Why did Slipknot sue Burger King?
Yes, that actually did happen. Restaurants run a greater risk than most businesses when it comes to angry customers. Such disasters can lead to very public and often justified fights for compensation.
Why did Slipknot sue Burger King?
However, thanks to the industry’s capacity for both pettiness and unusual catastrophes, far too many of these suits seem to be for extremely strange things.
So why did Slipknot sue Burger King?
Here, Twisted takes a look at the weirdest fast food lawsuits of all time.
1. Why did Slipknot sue Burger King?
In 2005, notorious masked metal giants Slipknot launched a legal assault on Burger King on account of the brand’s latest advertising campaign. The disputed video featured fictional band Coq Roq, who sang songs promoting the business’ new chicken fingers, whilst clad in what looked like a preschool attempt to recreate the costumes from the lion king.
As part of the court proceedings, Burger King were forced to submit copies of the fake band’s lyrics, which included the immortal lines, “Raw desire is the fire I feed. Chicken Fries are what I need. See you standing like BK treat. Long and lean and just out of reach.”
2. Leibeck vs. Coffee
In what has probably become the most famous fast food suit of all time, Stella Liebeck took fast food giants McDonald’s to task in 1992 on account of their excessively hot coffee.
Whilst sitting in the passenger’s seat of a parked car, Liebeck inadvertently emptied the contents of her coffee cup onto her lap, causing third degree burns which required skin grafts. A court found in favour of Liebeck and McDonald’s eventually settled for a payout of $500,000 to the scalded septuagenarian.
3. Everyone vs. Froot Loops
There are potential lawsuits that seem so tempting that multiple parties will try their hand at receiving unwarranted compensation. Some brands are more susceptible than others.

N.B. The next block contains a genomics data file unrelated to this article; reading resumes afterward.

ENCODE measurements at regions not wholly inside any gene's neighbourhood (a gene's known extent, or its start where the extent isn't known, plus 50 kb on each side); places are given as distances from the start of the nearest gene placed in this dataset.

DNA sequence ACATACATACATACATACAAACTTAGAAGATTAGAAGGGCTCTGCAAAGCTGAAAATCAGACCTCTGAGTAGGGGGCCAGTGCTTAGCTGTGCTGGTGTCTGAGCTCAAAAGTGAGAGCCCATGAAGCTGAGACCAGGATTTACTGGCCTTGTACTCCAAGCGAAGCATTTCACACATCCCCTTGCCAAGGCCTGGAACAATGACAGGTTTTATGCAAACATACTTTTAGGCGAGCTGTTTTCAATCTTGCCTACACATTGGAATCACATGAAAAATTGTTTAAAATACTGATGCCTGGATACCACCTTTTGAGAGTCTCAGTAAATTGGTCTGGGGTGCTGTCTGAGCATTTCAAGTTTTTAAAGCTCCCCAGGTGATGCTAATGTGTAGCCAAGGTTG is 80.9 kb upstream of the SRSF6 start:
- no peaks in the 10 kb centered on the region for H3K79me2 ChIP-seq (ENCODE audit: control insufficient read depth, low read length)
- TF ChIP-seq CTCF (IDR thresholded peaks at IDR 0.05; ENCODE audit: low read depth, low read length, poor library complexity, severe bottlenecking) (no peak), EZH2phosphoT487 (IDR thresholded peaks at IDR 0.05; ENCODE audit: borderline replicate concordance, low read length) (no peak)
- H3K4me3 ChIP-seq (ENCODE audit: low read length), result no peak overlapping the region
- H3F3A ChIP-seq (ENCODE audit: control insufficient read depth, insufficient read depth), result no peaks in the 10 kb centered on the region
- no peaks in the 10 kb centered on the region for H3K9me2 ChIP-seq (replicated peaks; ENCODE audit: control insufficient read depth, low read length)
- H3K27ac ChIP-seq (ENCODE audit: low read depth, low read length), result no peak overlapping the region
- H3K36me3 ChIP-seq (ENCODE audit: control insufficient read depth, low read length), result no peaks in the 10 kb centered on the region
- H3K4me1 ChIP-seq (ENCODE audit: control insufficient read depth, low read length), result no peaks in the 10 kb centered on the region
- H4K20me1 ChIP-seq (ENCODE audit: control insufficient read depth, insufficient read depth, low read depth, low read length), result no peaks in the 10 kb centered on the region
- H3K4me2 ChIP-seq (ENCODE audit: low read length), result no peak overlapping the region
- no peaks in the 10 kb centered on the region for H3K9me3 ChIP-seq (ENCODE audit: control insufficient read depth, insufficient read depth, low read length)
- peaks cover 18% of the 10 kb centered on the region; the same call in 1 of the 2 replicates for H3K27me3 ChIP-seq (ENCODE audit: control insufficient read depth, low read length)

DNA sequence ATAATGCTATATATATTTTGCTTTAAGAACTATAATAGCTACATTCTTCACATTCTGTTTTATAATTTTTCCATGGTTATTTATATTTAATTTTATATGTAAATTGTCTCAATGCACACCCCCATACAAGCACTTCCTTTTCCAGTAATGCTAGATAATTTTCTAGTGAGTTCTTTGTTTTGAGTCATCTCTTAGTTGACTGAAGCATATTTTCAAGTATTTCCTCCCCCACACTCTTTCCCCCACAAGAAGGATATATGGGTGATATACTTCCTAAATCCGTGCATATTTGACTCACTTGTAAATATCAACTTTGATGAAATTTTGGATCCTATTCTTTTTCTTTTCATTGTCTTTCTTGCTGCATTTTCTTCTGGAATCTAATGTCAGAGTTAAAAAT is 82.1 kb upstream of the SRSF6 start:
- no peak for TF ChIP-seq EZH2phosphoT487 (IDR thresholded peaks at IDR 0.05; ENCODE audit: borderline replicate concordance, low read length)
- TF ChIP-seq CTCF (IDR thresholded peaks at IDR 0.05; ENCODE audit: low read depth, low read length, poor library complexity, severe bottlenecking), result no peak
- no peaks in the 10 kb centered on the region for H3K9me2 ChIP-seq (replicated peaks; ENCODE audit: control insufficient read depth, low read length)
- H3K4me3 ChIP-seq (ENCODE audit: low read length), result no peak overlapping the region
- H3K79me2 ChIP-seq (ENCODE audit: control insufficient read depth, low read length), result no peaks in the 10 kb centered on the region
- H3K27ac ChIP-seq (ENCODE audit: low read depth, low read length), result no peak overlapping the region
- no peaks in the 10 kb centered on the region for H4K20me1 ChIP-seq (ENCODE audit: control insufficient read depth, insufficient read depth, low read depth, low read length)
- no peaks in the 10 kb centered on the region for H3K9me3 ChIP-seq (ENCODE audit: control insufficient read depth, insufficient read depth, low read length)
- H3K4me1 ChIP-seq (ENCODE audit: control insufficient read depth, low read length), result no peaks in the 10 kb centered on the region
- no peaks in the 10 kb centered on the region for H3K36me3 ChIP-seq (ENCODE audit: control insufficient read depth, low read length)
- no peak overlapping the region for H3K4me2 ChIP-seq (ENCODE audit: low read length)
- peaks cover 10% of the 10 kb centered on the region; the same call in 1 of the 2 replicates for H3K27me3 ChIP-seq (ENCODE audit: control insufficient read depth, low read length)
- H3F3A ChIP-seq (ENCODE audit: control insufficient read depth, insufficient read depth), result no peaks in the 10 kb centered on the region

Over the years, Kellogs’ favourite Froot Loops have come under repeated fire from plaintiffs claiming to have been deceived over the cereal’s contents - believing there to be actual fruit included as an ingredient. While no suit as so far been successful, this hasn’t stopped nutrient-deprived breakfast lovers from continuing to try their luck.
4. Why did McDonald’s sue the dictionary?
While most people are content to sue other people, McDonald’s seem determined to take litigiousness to new levels. Ever since the portmanteau “McJob” – describing a “low paid position with no prospects” – made its way into the official Merriam Webster’s dictionary, McDonald’s have been relentlessly lobbying linguists all over the world in an attempt to get the term removed.
Unfortunately for the employee engagement department, all efforts have been to no avail.
5. Man vs. spork
The spork is perhaps simultaneously the most imaginative and the most useless approach to cutlery ever conceived. However, for one Mississippi resident, it’s clear that the cons outweigh the pros.
After finding that his drive-thru Popeye’s meal had come equipped with the aforementioned device, he attempted to tackle his bargain bucket. He promptly choked on an ill-cut chicken piece, and sued the restaurant after requiring emergency surgery to remove the wedged bird. The suit was unsuccessful.
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It should come as little surprise that customers are always coming up with unusual and innovative ways to win money.
If we’ve learned anything, it’s that being a lawyer in the food industry requires serious outside of the box thinking.